Ininterpreting the message from individuals from other cultures, it iscommon to examine either the situational cues or even the written andspoken words, depending on the type of cultures. In the case ofhigh-context cultures, perception and communication with people fromother cultures would be highly dependent on situational cues, whilewritten and spoken words would be the most important in low-contextcultures. There are varied difference between the high-context andlow context cultures. In the former, individuals concentrate on theestablishment of social trust first, with agreements being madethrough general trust. Goodwill and personal relations are extremelyvaluable, with negotiations being ritualistic and slow. In the caseof low-context cultures, performance and expertise are valued, withnegotiations being as efficient as possible. Agreements are createdthrough formal and legalistic contracts.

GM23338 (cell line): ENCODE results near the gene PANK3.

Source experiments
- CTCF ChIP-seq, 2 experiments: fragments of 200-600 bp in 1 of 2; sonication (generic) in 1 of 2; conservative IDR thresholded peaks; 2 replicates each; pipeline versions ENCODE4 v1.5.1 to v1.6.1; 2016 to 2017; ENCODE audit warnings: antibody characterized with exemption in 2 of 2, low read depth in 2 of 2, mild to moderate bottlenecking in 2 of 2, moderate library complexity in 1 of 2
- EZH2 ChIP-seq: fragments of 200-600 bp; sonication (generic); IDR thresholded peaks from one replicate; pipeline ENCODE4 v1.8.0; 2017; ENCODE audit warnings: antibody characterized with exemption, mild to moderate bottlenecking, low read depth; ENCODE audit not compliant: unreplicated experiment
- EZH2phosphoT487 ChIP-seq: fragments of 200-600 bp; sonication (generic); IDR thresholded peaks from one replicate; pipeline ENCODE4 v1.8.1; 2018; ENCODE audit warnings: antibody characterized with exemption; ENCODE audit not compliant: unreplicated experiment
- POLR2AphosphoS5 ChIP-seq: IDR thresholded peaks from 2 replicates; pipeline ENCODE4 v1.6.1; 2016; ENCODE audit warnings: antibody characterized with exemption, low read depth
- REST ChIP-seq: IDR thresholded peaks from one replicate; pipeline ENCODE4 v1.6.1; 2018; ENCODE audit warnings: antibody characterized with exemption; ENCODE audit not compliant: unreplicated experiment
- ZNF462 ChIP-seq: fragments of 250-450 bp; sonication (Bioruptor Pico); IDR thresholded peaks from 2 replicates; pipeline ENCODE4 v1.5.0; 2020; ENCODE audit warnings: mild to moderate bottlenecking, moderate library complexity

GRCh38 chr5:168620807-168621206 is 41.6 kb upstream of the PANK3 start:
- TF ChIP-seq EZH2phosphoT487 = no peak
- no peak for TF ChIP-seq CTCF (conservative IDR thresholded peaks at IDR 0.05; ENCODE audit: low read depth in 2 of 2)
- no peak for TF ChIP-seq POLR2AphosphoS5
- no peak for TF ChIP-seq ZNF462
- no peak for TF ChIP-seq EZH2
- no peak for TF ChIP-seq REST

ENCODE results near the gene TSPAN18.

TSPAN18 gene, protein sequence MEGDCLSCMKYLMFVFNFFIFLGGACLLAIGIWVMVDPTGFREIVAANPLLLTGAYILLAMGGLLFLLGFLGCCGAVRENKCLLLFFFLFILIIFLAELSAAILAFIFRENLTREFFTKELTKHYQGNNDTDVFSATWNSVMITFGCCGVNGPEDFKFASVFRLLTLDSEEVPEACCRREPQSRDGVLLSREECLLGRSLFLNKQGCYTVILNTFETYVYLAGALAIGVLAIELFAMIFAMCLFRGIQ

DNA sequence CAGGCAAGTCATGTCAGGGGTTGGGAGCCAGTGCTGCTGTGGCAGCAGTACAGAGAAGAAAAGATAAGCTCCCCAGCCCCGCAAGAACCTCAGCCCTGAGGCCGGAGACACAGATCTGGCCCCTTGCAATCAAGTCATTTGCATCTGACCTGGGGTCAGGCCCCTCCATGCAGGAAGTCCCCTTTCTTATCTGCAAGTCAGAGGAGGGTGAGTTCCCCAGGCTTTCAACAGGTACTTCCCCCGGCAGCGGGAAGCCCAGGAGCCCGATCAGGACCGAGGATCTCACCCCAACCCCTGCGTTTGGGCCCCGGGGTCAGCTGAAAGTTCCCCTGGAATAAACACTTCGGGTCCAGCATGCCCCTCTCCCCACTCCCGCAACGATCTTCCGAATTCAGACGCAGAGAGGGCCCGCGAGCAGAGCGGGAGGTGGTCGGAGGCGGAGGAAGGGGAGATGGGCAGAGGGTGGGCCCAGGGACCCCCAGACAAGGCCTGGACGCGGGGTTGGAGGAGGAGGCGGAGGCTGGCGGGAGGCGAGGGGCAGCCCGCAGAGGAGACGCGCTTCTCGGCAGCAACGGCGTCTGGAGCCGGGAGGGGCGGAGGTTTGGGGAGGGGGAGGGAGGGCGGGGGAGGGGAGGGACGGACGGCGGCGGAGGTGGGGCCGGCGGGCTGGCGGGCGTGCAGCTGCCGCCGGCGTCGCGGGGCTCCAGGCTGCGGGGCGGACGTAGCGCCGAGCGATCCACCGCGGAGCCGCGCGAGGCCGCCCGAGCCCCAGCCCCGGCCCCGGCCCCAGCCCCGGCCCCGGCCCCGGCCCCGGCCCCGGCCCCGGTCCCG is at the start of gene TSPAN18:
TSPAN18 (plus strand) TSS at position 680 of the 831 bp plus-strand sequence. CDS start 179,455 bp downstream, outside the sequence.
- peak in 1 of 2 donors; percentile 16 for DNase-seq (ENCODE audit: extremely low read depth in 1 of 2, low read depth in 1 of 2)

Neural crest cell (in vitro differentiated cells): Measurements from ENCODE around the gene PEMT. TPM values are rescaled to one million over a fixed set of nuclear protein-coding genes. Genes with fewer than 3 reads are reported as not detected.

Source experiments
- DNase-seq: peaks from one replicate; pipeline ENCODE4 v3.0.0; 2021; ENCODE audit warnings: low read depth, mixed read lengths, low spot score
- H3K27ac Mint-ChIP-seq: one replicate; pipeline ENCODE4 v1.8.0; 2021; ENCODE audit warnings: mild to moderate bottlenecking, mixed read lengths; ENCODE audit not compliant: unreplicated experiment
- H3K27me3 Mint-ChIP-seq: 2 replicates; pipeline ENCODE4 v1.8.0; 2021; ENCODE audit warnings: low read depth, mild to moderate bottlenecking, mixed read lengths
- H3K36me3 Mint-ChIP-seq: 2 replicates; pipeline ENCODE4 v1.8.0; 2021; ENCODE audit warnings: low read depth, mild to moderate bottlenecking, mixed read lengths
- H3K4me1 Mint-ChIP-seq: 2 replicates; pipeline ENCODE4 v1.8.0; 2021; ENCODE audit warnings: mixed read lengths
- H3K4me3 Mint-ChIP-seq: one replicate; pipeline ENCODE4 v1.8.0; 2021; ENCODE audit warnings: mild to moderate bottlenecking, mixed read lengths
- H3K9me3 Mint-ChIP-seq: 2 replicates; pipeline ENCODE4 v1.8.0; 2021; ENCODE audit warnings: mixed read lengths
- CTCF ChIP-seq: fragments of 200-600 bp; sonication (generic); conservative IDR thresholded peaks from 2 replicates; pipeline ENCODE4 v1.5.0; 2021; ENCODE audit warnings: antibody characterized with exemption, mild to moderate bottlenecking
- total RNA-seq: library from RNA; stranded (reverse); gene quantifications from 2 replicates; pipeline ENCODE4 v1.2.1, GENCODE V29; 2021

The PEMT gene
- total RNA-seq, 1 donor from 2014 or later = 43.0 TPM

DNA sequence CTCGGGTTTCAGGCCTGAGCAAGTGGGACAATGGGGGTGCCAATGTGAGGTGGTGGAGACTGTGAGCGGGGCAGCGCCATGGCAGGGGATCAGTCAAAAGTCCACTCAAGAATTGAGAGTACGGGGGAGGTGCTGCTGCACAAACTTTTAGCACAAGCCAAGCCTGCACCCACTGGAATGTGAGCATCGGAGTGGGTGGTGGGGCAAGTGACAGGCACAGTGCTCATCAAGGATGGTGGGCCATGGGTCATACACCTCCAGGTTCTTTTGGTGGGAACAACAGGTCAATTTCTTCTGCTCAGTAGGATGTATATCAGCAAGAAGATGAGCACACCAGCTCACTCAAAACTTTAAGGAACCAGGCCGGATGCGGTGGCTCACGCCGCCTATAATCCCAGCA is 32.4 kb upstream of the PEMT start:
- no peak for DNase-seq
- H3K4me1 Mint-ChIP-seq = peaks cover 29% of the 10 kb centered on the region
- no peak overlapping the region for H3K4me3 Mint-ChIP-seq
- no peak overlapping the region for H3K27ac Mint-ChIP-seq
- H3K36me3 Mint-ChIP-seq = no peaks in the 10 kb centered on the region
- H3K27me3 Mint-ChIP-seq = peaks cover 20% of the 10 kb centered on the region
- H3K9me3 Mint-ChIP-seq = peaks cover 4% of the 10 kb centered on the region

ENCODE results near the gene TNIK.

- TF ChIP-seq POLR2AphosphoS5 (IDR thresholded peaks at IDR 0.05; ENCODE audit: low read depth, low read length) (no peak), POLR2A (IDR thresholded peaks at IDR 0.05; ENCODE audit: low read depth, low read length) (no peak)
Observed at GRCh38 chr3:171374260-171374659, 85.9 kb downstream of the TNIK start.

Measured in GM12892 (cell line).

However,proper relations between individuals in the two sides of the spectrumrequire that they make adjustments. For instance, high contextworkers have to learn to ask questions beyond their functions anddepartments, and make efforts to be more self-reliant. Low contextworkers, on the other hand, will not make assumptions on theself-reliance of newcomers.